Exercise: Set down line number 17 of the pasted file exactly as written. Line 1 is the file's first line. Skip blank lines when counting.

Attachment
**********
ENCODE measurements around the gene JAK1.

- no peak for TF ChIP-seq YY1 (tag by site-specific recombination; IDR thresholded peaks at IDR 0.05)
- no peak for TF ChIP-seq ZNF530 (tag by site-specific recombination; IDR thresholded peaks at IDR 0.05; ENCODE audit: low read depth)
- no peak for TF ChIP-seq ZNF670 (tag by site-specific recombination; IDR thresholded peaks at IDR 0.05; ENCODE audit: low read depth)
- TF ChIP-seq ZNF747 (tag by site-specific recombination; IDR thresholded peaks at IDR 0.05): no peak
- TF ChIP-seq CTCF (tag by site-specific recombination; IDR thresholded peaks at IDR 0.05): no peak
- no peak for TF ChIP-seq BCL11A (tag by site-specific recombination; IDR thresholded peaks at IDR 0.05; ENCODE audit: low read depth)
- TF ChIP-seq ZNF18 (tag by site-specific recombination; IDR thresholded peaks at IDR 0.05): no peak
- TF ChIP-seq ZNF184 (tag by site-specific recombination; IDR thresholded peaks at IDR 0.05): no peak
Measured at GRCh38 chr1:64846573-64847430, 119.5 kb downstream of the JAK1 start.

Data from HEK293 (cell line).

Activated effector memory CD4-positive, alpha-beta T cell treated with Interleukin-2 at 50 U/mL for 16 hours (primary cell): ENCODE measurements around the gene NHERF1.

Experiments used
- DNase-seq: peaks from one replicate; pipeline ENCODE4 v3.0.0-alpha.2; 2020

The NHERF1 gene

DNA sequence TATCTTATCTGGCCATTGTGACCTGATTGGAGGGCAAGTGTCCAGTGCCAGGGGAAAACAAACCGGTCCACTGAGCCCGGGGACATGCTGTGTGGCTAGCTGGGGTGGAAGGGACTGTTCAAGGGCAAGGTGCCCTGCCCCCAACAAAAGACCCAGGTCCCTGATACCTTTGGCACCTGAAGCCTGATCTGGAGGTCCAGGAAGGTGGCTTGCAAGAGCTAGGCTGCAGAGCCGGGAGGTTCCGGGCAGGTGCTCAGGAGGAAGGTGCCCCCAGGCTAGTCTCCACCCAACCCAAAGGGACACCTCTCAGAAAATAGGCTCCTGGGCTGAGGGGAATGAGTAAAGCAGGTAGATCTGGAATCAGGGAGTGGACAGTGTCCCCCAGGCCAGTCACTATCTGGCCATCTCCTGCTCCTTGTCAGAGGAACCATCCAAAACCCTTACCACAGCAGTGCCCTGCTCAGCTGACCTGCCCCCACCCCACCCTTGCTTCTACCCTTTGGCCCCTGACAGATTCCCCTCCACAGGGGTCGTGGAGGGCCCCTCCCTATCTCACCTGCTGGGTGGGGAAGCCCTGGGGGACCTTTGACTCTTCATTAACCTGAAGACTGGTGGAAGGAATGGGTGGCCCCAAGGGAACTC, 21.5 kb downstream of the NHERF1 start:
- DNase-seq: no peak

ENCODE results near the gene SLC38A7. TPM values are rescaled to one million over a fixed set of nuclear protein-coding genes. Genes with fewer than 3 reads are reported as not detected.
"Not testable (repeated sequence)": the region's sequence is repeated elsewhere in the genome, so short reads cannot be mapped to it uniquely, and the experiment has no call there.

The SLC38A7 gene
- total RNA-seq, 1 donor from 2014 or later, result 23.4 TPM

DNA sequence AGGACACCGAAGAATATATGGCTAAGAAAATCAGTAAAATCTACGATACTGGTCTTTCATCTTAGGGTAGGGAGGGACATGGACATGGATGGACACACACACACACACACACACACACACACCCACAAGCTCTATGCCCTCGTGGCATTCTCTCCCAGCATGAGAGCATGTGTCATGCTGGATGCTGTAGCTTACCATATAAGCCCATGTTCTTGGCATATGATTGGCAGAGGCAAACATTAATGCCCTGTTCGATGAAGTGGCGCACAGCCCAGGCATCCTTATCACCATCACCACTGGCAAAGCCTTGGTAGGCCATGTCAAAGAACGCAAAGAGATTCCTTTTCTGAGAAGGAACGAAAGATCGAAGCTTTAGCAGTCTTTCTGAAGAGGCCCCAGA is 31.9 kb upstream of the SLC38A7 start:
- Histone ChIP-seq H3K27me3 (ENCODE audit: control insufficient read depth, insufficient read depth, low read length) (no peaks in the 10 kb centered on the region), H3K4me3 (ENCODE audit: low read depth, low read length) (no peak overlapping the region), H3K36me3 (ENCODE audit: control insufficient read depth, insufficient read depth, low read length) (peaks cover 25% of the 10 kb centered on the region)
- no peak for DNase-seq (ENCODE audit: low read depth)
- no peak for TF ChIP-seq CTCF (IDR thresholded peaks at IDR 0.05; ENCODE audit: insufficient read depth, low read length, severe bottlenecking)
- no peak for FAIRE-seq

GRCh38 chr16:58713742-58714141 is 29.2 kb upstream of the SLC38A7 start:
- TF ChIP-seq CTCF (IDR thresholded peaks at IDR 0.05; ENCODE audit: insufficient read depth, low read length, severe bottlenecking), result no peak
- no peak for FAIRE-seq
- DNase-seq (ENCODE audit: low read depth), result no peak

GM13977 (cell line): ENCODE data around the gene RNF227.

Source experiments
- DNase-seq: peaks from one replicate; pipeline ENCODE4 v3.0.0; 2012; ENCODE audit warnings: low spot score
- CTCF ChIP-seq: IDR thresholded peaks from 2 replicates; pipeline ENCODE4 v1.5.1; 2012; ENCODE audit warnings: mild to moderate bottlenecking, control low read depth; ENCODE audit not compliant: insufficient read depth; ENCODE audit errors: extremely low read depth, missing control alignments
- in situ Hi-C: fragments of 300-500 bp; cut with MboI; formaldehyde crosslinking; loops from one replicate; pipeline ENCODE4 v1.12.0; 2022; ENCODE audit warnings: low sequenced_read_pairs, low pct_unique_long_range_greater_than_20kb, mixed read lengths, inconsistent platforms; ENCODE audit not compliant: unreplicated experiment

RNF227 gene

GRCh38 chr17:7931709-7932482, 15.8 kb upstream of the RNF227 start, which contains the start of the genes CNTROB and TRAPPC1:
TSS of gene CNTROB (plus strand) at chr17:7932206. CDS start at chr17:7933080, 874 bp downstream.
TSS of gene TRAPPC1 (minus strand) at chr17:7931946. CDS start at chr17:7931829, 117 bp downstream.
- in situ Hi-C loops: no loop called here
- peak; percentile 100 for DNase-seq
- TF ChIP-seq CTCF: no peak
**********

- DNase-seq: no peak